To Build a Fire Questions and Answers
by Jack London

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How cold was it in "To Build a Fire"?

In "To Build a Fire," the air temperature is seventy-five degrees below zero. The protagonist knows that it is colder than fifty degrees below because his spittle freezes mid-air when he spits, but he does not know precisely how cold it is.

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This is the protagonist’s first winter in the Yukon, and he seems to believe, at first, that it is only about fifty degrees below zero. He spits into the air, knowing that spittle will freeze on the snow when the air temperature is fifty below. However, his spittle actually freezes in mid-air, before it even hits the ground. This fact helps him to realize that it is much colder than fifty below, though he does not know precisely how much colder.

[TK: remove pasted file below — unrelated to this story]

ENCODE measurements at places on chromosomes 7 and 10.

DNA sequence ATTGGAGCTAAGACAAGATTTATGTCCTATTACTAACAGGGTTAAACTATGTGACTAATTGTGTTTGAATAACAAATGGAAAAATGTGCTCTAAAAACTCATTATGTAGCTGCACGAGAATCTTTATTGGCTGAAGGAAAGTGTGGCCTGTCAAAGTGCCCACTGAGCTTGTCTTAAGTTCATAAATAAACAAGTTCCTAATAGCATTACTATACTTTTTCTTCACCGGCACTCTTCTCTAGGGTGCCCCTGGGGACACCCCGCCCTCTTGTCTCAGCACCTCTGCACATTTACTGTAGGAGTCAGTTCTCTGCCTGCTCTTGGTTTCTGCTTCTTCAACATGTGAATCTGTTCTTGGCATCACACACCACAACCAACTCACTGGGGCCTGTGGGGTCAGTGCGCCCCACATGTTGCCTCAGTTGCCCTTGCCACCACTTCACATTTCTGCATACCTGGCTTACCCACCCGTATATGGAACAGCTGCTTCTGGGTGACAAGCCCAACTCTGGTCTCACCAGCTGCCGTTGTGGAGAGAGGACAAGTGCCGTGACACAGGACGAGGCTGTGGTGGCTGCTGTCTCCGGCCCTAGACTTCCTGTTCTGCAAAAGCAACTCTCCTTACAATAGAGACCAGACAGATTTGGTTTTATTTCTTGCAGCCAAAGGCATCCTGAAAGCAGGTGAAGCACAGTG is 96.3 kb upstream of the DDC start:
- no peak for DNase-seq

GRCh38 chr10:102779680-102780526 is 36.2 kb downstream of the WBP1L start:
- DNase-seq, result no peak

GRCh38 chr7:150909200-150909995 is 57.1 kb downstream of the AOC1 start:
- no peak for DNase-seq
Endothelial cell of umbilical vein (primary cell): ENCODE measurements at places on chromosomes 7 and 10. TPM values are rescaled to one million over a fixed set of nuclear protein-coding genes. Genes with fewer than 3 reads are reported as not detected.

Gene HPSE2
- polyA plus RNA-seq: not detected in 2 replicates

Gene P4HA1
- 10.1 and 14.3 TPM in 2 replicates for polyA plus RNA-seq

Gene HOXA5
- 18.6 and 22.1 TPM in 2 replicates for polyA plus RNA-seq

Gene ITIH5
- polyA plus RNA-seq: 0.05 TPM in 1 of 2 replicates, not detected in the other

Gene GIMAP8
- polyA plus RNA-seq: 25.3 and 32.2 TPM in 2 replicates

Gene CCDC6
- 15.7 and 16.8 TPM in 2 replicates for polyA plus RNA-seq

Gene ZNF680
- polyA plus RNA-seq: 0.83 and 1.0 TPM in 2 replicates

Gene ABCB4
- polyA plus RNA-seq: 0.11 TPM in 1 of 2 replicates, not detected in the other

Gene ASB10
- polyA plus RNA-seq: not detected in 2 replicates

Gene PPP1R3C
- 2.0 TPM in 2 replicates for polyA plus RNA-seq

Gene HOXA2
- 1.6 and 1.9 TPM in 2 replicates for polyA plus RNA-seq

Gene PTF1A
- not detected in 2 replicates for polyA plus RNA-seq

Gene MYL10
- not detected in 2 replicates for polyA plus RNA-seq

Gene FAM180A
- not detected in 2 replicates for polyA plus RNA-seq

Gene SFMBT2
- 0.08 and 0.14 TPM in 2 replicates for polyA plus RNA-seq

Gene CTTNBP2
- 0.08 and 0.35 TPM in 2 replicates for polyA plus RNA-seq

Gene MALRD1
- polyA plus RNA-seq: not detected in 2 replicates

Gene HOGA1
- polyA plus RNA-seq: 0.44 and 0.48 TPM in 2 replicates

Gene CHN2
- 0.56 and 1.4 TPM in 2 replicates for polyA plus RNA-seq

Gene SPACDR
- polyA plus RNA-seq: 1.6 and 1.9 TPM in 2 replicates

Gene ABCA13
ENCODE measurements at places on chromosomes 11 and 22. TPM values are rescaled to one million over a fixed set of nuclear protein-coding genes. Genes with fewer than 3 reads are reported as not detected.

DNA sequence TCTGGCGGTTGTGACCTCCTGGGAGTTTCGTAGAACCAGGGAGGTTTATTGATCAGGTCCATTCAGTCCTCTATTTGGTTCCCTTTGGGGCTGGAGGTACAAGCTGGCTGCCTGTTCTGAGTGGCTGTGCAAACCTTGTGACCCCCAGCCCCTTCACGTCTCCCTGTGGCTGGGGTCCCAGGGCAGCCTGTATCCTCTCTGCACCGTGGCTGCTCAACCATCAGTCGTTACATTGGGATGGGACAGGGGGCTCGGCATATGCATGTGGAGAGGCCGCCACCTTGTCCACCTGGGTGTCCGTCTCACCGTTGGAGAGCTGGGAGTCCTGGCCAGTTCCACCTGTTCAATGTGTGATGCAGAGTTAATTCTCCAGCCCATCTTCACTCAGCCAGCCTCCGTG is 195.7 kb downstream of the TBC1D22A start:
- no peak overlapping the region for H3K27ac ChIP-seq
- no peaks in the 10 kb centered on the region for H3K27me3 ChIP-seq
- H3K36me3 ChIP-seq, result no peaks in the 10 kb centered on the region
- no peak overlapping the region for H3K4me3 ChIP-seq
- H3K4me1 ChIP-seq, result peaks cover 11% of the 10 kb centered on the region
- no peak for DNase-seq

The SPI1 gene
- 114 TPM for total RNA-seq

It is the narrator who tells us that the temperature is actually greater than sixty below and greater even than seventy below: it is a full seventy-five degrees below zero when the protagonist sets out on his ill-advised journey. The protagonist does reflect that an “old-timer” in these parts once told him that no man should ever travel alone when the temperature is colder than fifty degrees below zero, but the protagonist’s arrogance and overconfidence leads him to undertake this trip alone, and it absolutely leads to his downfall. His fingers freeze too quickly when he has to stop moving to build a fire and dry his footgear after he steps into high water. When his first fire goes out, it is essentially a death sentence for the man because he cannot keep his fingers working to succeed again.

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